Committee Chair Patty Murray (D-WA) (Graeme Sloan/Sipa USA)(Sipa via AP Images)

Sen­a­tors grill in­dus­try groups over FDA user fee agree­ments to fund the agency through 2027

Mem­bers of the Sen­ate health com­mit­tee on Tues­day fired off ques­tions at drug in­dus­try reps in the first of two hear­ings to deal with the lat­est five-year fund­ing agree­ments that Con­gress has to re-au­tho­rize by the end of Sep­tem­ber and that the FDA re­lies on to re­view new drug, gener­ic drug, bi­o­log­ic and biosim­i­lar ap­pli­ca­tions.

Com­mit­tee Chair Pat­ty Mur­ray (D-WA) made clear in her open­ing re­marks that the FDA has done a su­pe­ri­or job, par­tic­u­lar­ly when it’s come to the pan­dem­ic, liv­ing up to its “gold stan­dard” tagline, but “FDA doesn’t run on grat­i­tude.”

Now in its sev­enth it­er­a­tion, Pre­scrip­tion Drug User Fee Act or PDU­FA has mor­phed in­to a way to pro­vide ad­di­tion­al rev­enue to the agency so it can hire more staff, im­prove its sys­tems and es­tab­lish a bet­ter-man­aged, more re­li­able re­view process to make im­por­tant drugs avail­able to pa­tients soon­er.

While the FDA’s re­mit doesn’t in­clude drug pric­ing, Mur­ray stressed the need to fight sky­rock­et­ing health costs and stop com­pa­nies from deny­ing gener­ics and biosim­i­lars ac­cess to the mar­ket.

Richard Burr

But on the oth­er side of the aisle, rank­ing mem­ber Richard Burr (R-NC) ques­tioned the need for these ever-ex­pand­ing user fee agree­ments, which pro­vide for the ma­jor­i­ty of the FDA’s to­tal fund­ing. In 1993, he not­ed, PDU­FA was first au­tho­rized and in­clud­ed on­ly about $35 mil­lion for FDA. To­day, the agree­ment is worth more than $1 bil­lion.

Burr stressed that the FDA has con­tin­ued to see in­creas­es in fund­ing with each new -UFA reau­tho­riza­tion, even as the FDA has strug­gled to meet cer­tain agreed-to goals, in­clud­ing those around sched­ul­ing meet­ings and staffing up.

Much of this round’s new fund­ing will go to­ward hir­ing more FDA staff, Burr not­ed, and while the FDA is com­mit­ting to 884 new hires over the next 5 years, the agency still has around 700 va­can­cies out­stand­ing.

CDER Di­rec­tor Pa­trizia Cavaz­zoni yes­ter­day al­so called on Con­gress to pro­vide more funds for ad­di­tion­al hires af­ter a spike in staff loss­es last sum­mer.

“The FDA is in­creas­ing­ly re­mov­ing it­self from Con­gress’ reach and my col­leagues should be con­cerned about this,” Burr said, stress­ing that the agency should be held ac­count­able for its com­mit­ments.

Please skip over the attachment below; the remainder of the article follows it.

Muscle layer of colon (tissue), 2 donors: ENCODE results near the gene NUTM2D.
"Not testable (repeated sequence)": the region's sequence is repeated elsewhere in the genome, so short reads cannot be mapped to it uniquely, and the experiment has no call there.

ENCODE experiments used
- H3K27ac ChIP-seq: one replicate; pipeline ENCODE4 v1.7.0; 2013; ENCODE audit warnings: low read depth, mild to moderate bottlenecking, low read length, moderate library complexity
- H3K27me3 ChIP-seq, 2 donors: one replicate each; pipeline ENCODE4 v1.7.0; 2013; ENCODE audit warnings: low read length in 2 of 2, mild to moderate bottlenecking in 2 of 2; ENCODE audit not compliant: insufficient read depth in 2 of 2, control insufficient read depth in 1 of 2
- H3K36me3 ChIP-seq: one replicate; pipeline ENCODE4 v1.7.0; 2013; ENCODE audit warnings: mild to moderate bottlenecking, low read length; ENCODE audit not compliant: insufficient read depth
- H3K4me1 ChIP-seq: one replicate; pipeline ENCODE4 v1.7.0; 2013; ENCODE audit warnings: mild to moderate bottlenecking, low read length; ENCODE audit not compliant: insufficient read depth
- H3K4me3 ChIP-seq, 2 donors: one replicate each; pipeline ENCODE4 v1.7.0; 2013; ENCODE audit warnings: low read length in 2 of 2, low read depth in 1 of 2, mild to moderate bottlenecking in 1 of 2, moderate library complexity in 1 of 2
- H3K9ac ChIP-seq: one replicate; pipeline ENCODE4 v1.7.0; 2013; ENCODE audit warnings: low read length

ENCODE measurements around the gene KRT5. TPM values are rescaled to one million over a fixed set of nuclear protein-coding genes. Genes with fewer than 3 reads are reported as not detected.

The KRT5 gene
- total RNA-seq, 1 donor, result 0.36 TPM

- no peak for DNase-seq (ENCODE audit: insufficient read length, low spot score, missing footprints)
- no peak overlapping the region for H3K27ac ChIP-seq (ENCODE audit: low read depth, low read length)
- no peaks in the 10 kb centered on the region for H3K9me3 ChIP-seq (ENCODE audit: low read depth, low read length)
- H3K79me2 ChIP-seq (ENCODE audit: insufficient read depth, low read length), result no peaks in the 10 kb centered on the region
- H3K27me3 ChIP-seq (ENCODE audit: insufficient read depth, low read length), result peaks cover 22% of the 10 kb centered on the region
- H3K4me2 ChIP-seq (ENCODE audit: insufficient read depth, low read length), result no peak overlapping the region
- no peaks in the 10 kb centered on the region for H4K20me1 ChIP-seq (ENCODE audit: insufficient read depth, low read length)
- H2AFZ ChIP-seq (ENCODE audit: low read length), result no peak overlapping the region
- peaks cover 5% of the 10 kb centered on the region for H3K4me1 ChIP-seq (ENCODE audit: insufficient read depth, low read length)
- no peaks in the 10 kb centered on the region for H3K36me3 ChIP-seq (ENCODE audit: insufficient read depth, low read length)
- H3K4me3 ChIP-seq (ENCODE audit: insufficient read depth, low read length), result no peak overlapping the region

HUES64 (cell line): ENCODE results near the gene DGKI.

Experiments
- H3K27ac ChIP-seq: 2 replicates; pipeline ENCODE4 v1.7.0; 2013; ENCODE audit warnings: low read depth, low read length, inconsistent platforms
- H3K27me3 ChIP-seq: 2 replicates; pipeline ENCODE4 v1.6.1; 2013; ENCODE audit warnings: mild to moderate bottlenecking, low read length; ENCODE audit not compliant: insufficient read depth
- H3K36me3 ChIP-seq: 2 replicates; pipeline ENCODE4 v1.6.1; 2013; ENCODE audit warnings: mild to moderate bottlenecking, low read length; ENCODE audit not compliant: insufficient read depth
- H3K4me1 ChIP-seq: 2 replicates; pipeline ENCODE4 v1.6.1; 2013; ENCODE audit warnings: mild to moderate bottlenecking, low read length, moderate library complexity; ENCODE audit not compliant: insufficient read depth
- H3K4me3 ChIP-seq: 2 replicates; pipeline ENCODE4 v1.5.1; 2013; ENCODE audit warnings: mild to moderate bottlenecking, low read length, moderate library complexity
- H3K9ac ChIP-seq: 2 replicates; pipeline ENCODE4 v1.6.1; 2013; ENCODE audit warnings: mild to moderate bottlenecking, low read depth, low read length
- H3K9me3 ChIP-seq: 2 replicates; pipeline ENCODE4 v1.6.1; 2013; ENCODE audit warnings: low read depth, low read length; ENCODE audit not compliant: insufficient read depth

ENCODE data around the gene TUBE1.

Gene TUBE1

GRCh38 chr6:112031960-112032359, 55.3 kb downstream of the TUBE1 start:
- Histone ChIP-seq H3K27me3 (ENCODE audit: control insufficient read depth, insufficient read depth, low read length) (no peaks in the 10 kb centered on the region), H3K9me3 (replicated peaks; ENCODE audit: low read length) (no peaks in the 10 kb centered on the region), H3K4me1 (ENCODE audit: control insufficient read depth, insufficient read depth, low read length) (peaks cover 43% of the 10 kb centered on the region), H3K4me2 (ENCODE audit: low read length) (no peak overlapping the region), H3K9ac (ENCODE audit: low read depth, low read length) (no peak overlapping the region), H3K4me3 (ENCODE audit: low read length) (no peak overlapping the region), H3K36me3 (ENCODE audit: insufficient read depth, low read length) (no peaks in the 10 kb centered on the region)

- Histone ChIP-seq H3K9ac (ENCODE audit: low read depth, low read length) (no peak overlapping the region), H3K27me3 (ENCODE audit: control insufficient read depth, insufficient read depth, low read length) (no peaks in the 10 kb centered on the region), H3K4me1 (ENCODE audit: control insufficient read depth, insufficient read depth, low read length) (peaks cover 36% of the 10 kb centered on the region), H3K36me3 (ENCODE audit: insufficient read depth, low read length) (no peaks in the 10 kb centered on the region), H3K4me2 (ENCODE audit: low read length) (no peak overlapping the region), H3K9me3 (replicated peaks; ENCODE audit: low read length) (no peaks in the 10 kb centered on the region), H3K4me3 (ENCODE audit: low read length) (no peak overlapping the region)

Sens. Tim Kaine (D-VA) and Su­san Collins (R-ME) al­so ques­tioned in­dus­try group BIO’s rep re­gard­ing the FDA’s plans for a new pi­lot pro­gram to sup­port ef­fi­ca­cy end­point de­vel­op­ment for rare dis­ease drugs by of­fer­ing ad­di­tion­al en­gage­ment op­por­tu­ni­ties.

BIO CSO Carti­er Es­ham said the pi­lot will build off work the FDA has done on pi­lots re­lat­ed to mod­el-in­formed drug de­vel­op­ment and com­plex in­no­v­a­tive tri­al de­signs, and help the FDA and spon­sors con­nect on what’s need­ed to sup­port the uti­liza­tion of a new end­point.

Mean­while, Pew’s health care di­rec­tor Liz Richard­son told the com­mit­tee that while her NGO sup­ports the reau­tho­riza­tion of these user fee agree­ments, the FDA needs more re­sources to pro­tect pub­lic health, and should be ac­count­able to the pub­lic, not just the in­dus­try it reg­u­lates.

Oth­er sen­a­tors raised small­er, more point­ed con­cerns re­gard­ing the FDA’s progress in cer­tain ar­eas.

For in­stance, Sen. Chris Mur­phy (D-CT) lament­ed the lack of new drugs to tack­le men­tal health con­di­tions over the past 8 years, while Sen. Mike Braun (R-IN) called for more of a fo­cus on the pa­tient voice.

David Gaugh, SVP at the gener­ic drug in­dus­try group, al­so ex­plained to Sen. Mag­gie Has­san (D-NH) how the lat­est GDU­FA will help in­crease gener­ic drug ap­provals as it in­cludes a pro­vi­sion that will al­low the FDA to take an “im­mi­nent ac­tion” route so as to avoid is­su­ing a com­plete re­sponse let­ter when a gener­ic drug could be ap­proved, but the agency may need an ad­di­tion­al 60 days to re­view the app.

Biotech in­vestors and CEOs see two paths to growth, but are they equal­ly vi­able?

The dynamic in the biotech market has been highly volatile in the last few years, from the high peaks immediately after the COVID vaccine in 2021, to the lowest downturns of the last 20 years in 2022. This uncertainty makes calling the exact timing of the market’s turn something of a fool’s errand, according to Dr. Chen Yu, Founder and Managing Partner of TCG Crossover (TCG X). He speaks with RBC’s Noël Brown, Head of US Biotechnology Investment Banking, about the market’s road ahead and two possible paths for growth.

Dave Marek, Myovant CEO

My­ovant board balks as ma­jor­i­ty own­er Sum­it­o­mo swoops in with a $2.5B deal to buy them out

Three years after Sumitomo scooped up Roivant’s 46% stake in the publicly traded Myovant $MYOV as part of a 5-company, $3 billion deal, they’re coming back for the whole thing.

But these other investors at Myovant want more than what the Japanese pharma company is currently offering to pay at this stage.

Sumitomo is bidding $22.75 a share for the outstanding stock, which now represents 48% of the company after Sumitomo bumped its ownership since the original deal with Roivant. Myovant, however, created a special committee on the board, and they’re shaking their heads over the offer.